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Chasing whims: What if Dale Earnhardt Jr. were to win the Cup?

From The Marbles

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Will you-know-who win most popular driver? It’s up to you

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Welcome to Chasing Whims, a new mini-column series that isn't a Lifetime movie but only sounds like one. Here, we'll kick around various what-ifs during the Chase. Got a suggestion? Want to recommend a driver? Hit us up at jay.busbee@yahoo.com and we'll get you covered. Now, enjoy this little hypothetical...

Let's not even try to pretend here: if Dale Earnhardt Jr. were to win the 2011 Sprint Cup, it would be the most significant moment in NASCAR history since the 2001 Daytona 500, and the most significant good news in NASCAR history since ... when? His father's victory at Daytona in 1998? It's been years, if not decades, since NASCAR has had a seismic, culture-impacting event like a Junior championship would be.

You can scream about Earnhardt all you want, but even his most ardent loathers have to concede that the guy has a fan following to rival any athlete. Whether it's displaced affection for his father or a disturbing attachment to Diet Mountain Dew, Junior's fans are a quasi-religious bunch, and the incandescent glow of their fandom is visible even to people who aren't sure whether NASCAR cars turn left or right.

For that reason, an Earnhardt win would extend far beyond the bounds of NASCAR, deep into the realm of popular culture. Earnhardt would be on every TV talk show from daytime chats to late-night comedy, and he'd be even more visible than he already is. Junior is the very embodiment of the NASCAR driver for a huge swath of the American population — Southern good-ol'-boy, minus the nasty race-based tinges — and his victory would cement exactly the kind of image NASCAR wants to portray.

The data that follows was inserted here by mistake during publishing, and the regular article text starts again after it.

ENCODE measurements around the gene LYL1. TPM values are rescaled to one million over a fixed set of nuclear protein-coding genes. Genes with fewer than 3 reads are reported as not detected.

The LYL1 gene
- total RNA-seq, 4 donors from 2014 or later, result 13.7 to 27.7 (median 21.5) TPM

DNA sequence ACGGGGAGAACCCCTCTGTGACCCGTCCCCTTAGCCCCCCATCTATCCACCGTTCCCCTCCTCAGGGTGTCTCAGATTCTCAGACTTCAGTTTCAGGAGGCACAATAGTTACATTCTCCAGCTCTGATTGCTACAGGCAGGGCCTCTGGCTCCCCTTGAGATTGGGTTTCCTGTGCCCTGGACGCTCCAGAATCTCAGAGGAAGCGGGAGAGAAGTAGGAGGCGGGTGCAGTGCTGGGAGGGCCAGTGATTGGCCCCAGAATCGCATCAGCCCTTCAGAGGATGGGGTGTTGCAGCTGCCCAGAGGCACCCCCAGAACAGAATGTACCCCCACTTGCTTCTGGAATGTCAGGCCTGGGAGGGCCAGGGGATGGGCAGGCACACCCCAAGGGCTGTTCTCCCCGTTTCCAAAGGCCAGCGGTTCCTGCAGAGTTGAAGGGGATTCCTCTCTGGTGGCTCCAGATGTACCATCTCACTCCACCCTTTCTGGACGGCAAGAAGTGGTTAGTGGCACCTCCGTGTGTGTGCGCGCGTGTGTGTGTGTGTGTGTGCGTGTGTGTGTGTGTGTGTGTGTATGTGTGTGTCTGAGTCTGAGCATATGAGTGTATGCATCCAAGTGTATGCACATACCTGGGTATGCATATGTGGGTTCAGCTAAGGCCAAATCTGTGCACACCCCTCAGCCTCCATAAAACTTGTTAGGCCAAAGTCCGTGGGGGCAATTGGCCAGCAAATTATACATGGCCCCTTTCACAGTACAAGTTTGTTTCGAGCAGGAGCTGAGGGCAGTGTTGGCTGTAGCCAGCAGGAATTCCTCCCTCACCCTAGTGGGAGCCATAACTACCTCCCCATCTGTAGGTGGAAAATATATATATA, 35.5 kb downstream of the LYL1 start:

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For NASCAR, an Earnhardt win would strap a rocket engine to the sport's steady growth. It's already possible that Earnhardt's presence in the Chase is improving TV ratings; can you imagine what a competitive-on-a-weekly-basis Earnhardt would do for the sport? More returning fans, more bandwagon-jumpers, more ratings, more sponsors, more cash. No pressure there, Junior.

On a more visceral level, an Earnhardt win would set off a fit of fan infighting that would make Yankees-Red Sox and Michigan-Ohio State look like backrub societies. Junior fans would become absolutely insufferable in their victory, all tinges of humility and thankfulness blown away in a green, Amp-sponsored tide of Screw You. Junior haters, meanwhile, would double down on the crazy, screaming conspiracy at every turn. It'd be entertaining as hell for the rest of us, that's for sure.

The big question, then: can he do it? Can Earnhardt close the deal this year on an improbable Cup championship? The answer ... probably not. Earnhardt seems to have the goods this year to finish in the top 10 for the season, which is a huge boost over previous seasons, but as for winning this? He'll need to win at least one and maybe two races, and considering how much success he's had winning races in the last half-decade, that's not exactly a good bet. Still, a resurgent Junior is better than a floundering Junior. Baby steps, 88 fans. Baby steps.

All right, your turn. Put aside the "could it happen" question. Assume it DID. What would a Junior championship mean to NASCAR?

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